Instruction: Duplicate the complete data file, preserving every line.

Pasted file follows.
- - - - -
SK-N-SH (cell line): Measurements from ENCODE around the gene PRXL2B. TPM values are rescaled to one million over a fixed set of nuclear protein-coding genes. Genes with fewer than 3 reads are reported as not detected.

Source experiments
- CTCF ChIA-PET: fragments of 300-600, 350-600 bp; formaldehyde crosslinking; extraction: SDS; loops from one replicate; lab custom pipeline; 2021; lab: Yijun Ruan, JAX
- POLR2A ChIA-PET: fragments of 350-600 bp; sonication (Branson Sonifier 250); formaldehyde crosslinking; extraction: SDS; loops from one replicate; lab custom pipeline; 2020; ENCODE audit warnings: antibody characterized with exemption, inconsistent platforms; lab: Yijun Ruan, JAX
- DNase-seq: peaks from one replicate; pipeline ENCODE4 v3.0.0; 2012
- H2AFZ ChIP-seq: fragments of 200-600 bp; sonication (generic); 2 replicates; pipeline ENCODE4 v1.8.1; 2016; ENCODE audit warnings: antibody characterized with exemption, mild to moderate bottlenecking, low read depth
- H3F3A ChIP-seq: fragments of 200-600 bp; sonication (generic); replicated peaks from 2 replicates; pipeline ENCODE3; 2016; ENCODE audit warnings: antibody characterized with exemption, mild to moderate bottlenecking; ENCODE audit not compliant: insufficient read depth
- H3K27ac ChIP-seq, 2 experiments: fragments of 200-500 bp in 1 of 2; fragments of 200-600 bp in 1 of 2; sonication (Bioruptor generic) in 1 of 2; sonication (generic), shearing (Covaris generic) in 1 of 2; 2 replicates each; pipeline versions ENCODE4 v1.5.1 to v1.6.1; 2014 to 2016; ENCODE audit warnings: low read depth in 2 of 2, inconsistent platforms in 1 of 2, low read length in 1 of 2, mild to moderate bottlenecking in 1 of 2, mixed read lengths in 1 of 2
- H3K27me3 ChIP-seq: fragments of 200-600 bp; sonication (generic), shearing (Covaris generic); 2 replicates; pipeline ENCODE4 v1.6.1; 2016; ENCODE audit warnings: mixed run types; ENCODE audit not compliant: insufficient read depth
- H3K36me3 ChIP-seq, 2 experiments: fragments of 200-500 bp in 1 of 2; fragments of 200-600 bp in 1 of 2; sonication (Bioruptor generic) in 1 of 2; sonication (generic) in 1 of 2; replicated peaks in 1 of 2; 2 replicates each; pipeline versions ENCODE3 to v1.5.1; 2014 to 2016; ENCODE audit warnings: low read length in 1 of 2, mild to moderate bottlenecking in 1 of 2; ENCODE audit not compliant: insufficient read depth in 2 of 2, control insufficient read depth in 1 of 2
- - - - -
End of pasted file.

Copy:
SK-N-SH (cell line): Measurements from ENCODE around the gene PRXL2B. TPM values are rescaled to one million over a fixed set of nuclear protein-coding genes. Genes with fewer than 3 reads are reported as not detected.

Source experiments
- CTCF ChIA-PET: fragments of 300-600, 350-600 bp; formaldehyde crosslinking; extraction: SDS; loops from one replicate; lab custom pipeline; 2021; lab: Yijun Ruan, JAX
- POLR2A ChIA-PET: fragments of 350-600 bp; sonication (Branson Sonifier 250); formaldehyde crosslinking; extraction: SDS; loops from one replicate; lab custom pipeline; 2020; ENCODE audit warnings: antibody characterized with exemption, inconsistent platforms; lab: Yijun Ruan, JAX
- DNase-seq: peaks from one replicate; pipeline ENCODE4 v3.0.0; 2012
- H2AFZ ChIP-seq: fragments of 200-600 bp; sonication (generic); 2 replicates; pipeline ENCODE4 v1.8.1; 2016; ENCODE audit warnings: antibody characterized with exemption, mild to moderate bottlenecking, low read depth
- H3F3A ChIP-seq: fragments of 200-600 bp; sonication (generic); replicated peaks from 2 replicates; pipeline ENCODE3; 2016; ENCODE audit warnings: antibody characterized with exemption, mild to moderate bottlenecking; ENCODE audit not compliant: insufficient read depth
- H3K27ac ChIP-seq, 2 experiments: fragments of 200-500 bp in 1 of 2; fragments of 200-600 bp in 1 of 2; sonication (Bioruptor generic) in 1 of 2; sonication (generic), shearing (Covaris generic) in 1 of 2; 2 replicates each; pipeline versions ENCODE4 v1.5.1 to v1.6.1; 2014 to 2016; ENCODE audit warnings: low read depth in 2 of 2, inconsistent platforms in 1 of 2, low read length in 1 of 2, mild to moderate bottlenecking in 1 of 2, mixed read lengths in 1 of 2
- H3K27me3 ChIP-seq: fragments of 200-600 bp; sonication (generic), shearing (Covaris generic); 2 replicates; pipeline ENCODE4 v1.6.1; 2016; ENCODE audit warnings: mixed run types; ENCODE audit not compliant: insufficient read depth
- H3K36me3 ChIP-seq, 2 experiments: fragments of 200-500 bp in 1 of 2; fragments of 200-600 bp in 1 of 2; sonication (Bioruptor generic) in 1 of 2; sonication (generic) in 1 of 2; replicated peaks in 1 of 2; 2 replicates each; pipeline versions ENCODE3 to v1.5.1; 2014 to 2016; ENCODE audit warnings: low read length in 1 of 2, mild to moderate bottlenecking in 1 of 2; ENCODE audit not compliant: insufficient read depth in 2 of 2, control insufficient read depth in 1 of 2